Depressed uranium prices,COVID-19 threaten domestic growth prospects

The Bank of Namibia (BoN) in its August Economic Outlook 2021 says COVID-19, depressed uranium prices and water supply interruptions to mines at the coast, are some of the threats to the domestic economy which is forecasted to grow by 1.4% this year.

The Bank of Namibia (BoN) in its August Economic Outlook 2021 says COVID-19, depressed uranium prices and water supply interruptions to mines at the coast, are some of the threats to the domestic economy which is forecasted to grow by 1.4% this year.

It represents a downward revision from the 2.7% announced in the February 2021 Economic Outlook update.

“Risks to domestic growth includes new waves of the COVID-19 pandemic, the pace of vaccination roll-outs in Namibia, low international prices for uranium and the potential effects of the recent political unrests in South Africa. Water supply interruptions that affected mining production at the coast have become less severe but remain a significant risk going forward.”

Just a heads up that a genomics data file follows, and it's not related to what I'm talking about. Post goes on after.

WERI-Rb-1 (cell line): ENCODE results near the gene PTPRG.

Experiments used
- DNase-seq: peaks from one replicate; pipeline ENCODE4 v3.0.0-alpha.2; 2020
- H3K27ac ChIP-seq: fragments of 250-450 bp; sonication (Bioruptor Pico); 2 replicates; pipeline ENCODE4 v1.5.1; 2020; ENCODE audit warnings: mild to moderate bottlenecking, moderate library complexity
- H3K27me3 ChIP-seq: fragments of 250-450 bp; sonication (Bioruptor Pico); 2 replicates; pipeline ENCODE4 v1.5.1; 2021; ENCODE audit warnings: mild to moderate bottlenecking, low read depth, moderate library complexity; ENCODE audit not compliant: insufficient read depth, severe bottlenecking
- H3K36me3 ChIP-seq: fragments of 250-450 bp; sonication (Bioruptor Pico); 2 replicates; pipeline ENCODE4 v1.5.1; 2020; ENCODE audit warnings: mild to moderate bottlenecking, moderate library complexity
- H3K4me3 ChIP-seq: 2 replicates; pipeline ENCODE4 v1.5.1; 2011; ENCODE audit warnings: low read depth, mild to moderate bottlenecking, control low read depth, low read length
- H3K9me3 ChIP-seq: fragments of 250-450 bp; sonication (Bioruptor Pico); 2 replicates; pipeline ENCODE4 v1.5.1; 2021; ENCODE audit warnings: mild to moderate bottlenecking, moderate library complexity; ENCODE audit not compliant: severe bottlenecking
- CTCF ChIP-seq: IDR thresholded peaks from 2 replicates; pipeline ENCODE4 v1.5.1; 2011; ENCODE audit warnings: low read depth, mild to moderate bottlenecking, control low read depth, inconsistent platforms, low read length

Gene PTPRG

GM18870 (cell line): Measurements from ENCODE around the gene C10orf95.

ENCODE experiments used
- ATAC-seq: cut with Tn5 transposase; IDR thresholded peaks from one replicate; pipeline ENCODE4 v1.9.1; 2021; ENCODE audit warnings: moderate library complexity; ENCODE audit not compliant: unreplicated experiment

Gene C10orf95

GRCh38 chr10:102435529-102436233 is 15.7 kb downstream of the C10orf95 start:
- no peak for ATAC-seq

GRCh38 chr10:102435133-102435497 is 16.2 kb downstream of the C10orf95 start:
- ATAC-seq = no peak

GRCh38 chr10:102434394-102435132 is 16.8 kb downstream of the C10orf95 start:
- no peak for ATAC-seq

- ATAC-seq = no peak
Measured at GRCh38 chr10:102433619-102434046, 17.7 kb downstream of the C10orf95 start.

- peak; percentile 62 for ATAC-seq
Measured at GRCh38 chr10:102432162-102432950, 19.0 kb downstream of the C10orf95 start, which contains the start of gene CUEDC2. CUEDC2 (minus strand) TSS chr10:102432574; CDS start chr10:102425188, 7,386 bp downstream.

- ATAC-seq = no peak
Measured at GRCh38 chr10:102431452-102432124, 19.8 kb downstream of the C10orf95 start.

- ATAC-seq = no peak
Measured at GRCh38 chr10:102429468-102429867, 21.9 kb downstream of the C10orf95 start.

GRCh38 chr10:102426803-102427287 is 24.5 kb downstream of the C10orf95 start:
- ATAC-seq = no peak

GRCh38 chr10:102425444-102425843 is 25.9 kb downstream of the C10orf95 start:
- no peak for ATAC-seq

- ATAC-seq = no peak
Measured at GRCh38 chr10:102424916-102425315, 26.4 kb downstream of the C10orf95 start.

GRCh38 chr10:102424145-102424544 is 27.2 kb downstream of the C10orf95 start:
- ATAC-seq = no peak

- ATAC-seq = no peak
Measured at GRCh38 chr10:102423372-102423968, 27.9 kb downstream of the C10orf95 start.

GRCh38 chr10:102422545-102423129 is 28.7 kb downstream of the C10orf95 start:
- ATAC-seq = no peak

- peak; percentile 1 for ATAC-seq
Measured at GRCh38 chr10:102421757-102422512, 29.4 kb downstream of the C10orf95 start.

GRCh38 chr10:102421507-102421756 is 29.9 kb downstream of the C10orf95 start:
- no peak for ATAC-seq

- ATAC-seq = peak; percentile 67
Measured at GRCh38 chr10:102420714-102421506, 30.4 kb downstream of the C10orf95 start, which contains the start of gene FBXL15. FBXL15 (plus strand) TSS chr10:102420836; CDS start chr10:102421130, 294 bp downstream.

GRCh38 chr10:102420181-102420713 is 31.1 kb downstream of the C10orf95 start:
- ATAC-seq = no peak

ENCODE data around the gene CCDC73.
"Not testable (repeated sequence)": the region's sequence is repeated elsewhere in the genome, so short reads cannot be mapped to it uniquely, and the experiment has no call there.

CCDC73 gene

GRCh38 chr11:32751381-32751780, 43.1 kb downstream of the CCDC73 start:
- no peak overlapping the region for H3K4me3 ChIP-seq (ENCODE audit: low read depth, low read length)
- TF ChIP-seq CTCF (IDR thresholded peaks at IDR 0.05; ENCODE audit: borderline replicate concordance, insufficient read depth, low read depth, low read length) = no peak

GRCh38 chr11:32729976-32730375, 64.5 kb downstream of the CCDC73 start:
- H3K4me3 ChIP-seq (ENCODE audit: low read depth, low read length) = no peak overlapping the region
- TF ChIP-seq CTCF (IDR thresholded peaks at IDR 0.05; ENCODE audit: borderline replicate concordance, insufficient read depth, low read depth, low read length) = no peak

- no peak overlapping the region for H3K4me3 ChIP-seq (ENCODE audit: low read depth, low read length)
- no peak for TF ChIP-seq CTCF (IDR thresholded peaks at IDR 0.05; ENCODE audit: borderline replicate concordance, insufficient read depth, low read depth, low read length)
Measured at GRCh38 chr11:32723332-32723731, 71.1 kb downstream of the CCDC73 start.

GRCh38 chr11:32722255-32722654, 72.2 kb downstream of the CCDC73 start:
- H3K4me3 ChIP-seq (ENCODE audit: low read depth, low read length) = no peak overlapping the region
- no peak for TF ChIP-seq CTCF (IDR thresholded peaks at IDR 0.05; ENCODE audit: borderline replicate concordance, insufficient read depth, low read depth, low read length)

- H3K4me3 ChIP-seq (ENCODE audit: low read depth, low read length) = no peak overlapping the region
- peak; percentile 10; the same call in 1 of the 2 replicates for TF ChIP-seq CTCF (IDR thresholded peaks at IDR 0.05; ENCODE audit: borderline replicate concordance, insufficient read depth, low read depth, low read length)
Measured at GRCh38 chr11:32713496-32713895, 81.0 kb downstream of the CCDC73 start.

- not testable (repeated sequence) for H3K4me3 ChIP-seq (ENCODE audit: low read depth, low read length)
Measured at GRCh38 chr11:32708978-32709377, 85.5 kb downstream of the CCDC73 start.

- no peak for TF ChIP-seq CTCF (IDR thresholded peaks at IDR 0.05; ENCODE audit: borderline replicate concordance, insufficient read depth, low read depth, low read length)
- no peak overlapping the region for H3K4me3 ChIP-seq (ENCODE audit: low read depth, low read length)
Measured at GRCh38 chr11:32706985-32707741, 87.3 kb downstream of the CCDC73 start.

The central bank has forecasted further growth in 2022 on the back of growth prospects in the mining sector and recovery for some industries in the tertiary sector.

“Domestic growth is expected to recover moderately during 2021, before accelerating in 2022, from a contraction in 2020. Domestic growth is projected to increase to 1.4% and 3.4% in 2021 and 2022, respectively, from a contraction of 8% in 2020,” the central bank said.

“A significant downward revision was made on growth for diamond mining based on revised output targets by the industry. Other major downward revisions to growth between February 2021 and August 2021 were made for all secondary industries. In general, the revised lower economic growth is largely attributed to new variants of the Coronavirus, vaccination hesitancy and slow vaccination rates in Namibia that were not expected during the February 2021 update.”

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Last modified on Monday, 06 September 2021 12:59